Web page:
Fish scale bags

….not really, they are made of pop tops from aluminium cans, but they are made by a partnership called Escama, which means fish scales in Portugese. The three partners are based in San Francisco and Brasilia, Brazil, and all have day jobs.

They apparently developed and market the bags that are made by Cia do Lacre and 100 Dimensáo, two women’s co-operatives located in economically depressed satellite cities of Brasília.

They describe the arrangement on their website:

The cooperatives offer women in the community a means to earn money through their handicrafts. It also serves as a support system for the group.

Prices for the handbags are set by the cooperatives and production decisions are in their hands. A fundamental component of ESCAMA’s partnership with the cooperatives is to promote the cooperatives and the individual artists behind the products.

Inside of each bag is a card with the name of the artist who crocheted the piece.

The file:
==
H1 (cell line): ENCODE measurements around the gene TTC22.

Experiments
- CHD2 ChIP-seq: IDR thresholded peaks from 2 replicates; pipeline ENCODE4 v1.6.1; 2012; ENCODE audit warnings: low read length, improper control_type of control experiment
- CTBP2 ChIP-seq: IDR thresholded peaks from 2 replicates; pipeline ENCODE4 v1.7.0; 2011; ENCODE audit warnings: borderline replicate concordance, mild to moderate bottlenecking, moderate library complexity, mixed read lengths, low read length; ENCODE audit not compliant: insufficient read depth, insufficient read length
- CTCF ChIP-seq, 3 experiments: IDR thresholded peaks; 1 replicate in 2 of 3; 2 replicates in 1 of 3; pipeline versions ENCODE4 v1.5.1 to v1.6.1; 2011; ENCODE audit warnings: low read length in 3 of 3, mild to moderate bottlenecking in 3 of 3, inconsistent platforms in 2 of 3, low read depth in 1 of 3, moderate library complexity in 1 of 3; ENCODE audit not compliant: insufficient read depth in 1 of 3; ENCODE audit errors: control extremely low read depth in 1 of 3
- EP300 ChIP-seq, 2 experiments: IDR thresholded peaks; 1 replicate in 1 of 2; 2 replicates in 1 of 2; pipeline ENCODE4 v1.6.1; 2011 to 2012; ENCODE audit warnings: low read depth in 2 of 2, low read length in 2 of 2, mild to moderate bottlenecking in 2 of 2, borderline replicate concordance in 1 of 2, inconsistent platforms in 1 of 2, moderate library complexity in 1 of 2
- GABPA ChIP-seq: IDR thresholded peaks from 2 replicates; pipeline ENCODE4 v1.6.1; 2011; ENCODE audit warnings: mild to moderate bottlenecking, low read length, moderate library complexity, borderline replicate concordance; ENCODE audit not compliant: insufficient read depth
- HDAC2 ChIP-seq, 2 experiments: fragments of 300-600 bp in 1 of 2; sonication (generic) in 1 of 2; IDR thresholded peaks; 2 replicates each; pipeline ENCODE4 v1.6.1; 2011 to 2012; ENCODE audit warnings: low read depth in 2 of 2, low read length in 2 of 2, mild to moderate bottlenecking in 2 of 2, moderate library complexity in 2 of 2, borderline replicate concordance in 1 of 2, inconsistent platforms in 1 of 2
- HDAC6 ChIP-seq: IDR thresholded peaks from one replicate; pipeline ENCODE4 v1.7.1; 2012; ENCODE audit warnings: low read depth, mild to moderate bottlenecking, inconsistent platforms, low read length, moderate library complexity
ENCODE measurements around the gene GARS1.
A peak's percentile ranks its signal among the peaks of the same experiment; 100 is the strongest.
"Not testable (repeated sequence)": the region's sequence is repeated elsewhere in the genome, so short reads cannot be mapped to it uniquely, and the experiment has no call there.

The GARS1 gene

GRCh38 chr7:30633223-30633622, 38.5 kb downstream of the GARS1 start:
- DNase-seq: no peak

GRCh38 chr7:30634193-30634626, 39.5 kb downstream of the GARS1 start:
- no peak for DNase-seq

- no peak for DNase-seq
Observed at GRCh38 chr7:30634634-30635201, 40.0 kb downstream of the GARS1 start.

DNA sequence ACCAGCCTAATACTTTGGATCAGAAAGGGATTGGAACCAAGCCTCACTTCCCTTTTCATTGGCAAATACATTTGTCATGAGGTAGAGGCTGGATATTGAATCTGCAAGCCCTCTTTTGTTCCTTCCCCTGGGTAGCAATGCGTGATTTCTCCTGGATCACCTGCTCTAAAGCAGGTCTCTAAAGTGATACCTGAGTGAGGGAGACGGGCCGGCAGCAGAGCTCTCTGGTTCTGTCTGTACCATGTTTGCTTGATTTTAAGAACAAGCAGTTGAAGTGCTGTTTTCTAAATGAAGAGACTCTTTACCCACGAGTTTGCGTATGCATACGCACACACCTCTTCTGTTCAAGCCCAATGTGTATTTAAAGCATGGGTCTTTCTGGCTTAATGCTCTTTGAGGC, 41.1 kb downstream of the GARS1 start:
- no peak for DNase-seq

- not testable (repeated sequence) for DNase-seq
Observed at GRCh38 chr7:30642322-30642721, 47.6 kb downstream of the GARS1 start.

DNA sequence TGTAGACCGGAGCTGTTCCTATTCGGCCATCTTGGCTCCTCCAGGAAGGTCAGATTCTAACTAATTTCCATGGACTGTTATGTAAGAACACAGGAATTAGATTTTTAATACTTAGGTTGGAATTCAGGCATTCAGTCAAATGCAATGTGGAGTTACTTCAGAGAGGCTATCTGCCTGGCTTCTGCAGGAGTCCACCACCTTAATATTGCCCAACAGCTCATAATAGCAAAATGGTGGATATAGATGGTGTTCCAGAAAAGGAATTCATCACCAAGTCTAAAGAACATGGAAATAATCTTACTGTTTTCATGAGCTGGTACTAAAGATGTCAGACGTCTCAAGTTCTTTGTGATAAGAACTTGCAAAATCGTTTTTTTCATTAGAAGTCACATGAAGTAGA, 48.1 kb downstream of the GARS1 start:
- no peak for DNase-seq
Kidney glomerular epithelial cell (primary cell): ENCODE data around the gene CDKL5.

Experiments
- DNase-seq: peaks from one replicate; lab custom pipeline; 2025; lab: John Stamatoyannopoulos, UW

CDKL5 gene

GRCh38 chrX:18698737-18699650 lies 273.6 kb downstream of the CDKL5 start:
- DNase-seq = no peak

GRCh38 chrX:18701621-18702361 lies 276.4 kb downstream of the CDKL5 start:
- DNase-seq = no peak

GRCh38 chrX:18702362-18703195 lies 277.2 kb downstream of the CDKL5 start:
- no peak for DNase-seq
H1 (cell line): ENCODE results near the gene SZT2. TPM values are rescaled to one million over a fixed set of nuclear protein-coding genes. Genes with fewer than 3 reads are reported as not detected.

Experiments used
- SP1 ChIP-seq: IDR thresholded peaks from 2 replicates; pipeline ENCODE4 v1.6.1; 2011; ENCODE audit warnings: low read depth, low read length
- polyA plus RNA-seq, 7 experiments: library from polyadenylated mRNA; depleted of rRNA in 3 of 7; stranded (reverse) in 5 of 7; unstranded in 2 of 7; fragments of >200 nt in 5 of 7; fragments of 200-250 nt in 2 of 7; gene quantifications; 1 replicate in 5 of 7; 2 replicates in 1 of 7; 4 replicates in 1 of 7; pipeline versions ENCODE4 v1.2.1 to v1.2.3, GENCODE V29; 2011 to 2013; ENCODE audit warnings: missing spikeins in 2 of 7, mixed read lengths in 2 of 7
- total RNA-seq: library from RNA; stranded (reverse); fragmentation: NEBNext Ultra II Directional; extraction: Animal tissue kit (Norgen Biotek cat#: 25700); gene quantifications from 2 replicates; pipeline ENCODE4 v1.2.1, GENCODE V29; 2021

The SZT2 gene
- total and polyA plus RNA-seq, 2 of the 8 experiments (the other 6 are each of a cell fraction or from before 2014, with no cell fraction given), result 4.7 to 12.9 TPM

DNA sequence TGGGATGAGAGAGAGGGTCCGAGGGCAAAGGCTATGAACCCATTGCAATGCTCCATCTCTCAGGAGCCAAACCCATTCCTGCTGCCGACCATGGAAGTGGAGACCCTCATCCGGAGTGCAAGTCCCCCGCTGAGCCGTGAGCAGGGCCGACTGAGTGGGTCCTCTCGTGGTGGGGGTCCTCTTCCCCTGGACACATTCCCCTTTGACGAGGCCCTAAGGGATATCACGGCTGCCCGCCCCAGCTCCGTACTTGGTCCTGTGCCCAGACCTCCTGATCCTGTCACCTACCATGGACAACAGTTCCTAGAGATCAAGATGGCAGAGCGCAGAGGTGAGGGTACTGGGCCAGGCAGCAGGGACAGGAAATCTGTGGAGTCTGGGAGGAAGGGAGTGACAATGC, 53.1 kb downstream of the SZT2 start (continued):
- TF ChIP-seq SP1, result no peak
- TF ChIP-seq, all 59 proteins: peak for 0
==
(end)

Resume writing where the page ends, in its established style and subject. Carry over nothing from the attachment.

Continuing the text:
The women are all shown on the website with a short biographical statement. It is all delightfully human but there is also something slightly confronting about it – it is much easier to exploit the cheap labour of people you never see.

We first came across the bags at Stop Laughing This Is Serious Gallery.

The Escama bags are a more elegant variant of the bottle top bag marketed by Bottletop, a UK charity that funds HIV/AIDS education projects throughout the world but particularly in Africa. There is a great African tradition of bags made from recycled or adaptively reused materials, almost always bright and stylish but rarely are they as good as this,

the bottle top radio bag. It’s so popular that you have to go on a waiting list to buy one.

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